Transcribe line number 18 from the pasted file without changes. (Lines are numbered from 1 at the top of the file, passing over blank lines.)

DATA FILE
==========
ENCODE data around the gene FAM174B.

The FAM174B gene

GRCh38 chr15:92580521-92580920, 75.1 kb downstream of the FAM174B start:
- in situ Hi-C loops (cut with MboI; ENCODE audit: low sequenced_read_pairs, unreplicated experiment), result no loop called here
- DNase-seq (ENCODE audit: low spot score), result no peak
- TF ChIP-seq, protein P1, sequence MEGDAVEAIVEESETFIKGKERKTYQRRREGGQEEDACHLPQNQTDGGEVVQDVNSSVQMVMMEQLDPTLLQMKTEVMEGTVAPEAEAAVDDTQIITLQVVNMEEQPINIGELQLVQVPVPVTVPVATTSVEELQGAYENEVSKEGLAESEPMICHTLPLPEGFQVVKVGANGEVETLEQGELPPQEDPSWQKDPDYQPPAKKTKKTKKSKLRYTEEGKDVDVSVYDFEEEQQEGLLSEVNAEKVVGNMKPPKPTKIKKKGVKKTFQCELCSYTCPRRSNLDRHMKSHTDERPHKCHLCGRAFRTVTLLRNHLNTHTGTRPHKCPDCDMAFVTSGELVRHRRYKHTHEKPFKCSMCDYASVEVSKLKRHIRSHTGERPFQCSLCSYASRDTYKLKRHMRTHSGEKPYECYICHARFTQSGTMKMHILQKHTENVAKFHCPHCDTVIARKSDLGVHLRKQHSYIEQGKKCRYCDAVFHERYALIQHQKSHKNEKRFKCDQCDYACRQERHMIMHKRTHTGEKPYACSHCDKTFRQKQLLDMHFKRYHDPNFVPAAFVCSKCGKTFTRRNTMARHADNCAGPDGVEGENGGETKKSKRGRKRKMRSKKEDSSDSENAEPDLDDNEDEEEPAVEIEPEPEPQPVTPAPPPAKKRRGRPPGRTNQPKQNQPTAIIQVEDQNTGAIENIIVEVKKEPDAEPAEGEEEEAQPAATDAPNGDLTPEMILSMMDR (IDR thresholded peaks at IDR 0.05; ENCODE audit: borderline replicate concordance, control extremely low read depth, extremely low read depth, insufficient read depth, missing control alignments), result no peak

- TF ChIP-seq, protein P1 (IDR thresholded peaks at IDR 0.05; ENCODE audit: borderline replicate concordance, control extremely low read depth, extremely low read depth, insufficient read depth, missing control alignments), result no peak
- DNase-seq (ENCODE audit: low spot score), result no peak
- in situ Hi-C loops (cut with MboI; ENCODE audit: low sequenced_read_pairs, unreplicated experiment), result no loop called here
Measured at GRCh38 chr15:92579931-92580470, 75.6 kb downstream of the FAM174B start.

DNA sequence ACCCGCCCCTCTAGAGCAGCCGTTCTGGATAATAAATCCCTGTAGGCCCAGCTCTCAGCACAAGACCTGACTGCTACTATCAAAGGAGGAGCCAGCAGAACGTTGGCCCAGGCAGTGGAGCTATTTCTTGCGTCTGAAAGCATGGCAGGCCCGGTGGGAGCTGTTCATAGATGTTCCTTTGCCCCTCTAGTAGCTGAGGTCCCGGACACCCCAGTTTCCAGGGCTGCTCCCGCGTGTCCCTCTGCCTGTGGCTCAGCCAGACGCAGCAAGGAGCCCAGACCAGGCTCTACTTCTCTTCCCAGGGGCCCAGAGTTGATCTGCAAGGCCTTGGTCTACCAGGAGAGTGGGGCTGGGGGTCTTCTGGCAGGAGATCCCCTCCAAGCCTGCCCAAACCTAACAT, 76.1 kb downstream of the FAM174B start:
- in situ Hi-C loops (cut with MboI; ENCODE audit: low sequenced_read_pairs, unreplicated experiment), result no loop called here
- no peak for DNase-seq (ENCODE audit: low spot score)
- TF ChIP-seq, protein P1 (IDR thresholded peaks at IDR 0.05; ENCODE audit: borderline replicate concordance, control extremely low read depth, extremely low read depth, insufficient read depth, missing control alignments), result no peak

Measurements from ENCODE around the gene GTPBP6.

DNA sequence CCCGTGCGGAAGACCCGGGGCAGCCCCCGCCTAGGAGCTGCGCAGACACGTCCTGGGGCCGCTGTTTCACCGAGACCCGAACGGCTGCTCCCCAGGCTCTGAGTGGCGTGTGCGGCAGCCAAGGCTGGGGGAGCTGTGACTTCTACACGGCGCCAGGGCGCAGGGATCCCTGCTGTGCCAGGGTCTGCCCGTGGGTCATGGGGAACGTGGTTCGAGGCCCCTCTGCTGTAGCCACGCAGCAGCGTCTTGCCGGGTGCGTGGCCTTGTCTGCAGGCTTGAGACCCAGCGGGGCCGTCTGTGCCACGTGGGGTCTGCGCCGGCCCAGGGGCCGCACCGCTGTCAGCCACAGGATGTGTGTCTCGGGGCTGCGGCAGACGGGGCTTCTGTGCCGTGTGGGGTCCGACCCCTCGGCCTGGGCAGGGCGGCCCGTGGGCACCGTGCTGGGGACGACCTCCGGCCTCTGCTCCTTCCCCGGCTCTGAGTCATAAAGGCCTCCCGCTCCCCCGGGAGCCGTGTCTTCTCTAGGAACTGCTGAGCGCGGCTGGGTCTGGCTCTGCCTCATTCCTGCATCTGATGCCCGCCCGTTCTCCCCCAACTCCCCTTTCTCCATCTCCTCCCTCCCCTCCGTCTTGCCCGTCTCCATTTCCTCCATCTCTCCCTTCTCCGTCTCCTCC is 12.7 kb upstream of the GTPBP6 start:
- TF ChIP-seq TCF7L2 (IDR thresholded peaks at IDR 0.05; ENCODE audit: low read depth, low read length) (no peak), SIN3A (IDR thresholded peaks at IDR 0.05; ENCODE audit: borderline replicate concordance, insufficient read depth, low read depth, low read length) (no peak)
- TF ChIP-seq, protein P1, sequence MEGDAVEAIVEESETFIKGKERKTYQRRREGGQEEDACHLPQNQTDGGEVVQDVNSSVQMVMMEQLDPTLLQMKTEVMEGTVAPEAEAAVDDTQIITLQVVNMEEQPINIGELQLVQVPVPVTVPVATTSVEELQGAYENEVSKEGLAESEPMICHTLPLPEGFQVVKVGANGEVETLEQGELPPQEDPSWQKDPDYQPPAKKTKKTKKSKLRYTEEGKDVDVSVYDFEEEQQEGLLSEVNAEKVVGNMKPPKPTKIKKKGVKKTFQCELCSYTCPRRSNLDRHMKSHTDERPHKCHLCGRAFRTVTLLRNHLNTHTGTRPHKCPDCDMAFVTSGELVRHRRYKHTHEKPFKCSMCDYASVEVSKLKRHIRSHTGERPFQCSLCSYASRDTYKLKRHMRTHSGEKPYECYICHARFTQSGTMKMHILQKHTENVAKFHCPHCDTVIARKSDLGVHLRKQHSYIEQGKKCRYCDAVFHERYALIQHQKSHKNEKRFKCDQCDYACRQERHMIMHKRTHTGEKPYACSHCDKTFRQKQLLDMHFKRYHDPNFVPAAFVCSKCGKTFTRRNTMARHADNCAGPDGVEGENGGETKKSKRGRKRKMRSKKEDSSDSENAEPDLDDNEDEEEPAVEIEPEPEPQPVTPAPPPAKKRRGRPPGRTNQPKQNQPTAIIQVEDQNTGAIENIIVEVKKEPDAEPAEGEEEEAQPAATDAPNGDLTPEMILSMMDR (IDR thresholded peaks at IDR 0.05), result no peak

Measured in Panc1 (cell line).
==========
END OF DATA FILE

- TF ChIP-seq, protein P1, sequence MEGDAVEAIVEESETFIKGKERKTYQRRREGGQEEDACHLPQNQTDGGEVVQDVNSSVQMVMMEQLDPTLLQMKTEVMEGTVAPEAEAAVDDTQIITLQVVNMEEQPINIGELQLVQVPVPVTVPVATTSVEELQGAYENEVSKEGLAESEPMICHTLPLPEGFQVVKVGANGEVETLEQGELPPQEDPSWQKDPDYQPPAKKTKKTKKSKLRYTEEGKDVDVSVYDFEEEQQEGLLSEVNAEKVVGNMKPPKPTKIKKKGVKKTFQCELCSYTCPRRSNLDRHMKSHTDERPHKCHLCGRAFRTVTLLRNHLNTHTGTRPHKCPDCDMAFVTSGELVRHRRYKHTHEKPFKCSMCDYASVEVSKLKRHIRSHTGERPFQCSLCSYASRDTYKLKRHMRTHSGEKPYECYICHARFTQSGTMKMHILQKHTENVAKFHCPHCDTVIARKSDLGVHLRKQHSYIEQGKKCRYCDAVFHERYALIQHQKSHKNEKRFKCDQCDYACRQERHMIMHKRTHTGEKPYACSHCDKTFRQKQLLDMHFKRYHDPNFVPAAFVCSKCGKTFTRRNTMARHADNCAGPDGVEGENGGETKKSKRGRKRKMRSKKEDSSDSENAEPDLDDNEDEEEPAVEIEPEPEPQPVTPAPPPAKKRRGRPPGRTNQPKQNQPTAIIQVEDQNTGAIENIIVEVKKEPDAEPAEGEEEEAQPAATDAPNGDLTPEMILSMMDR (IDR thresholded peaks at IDR 0.05), result no peak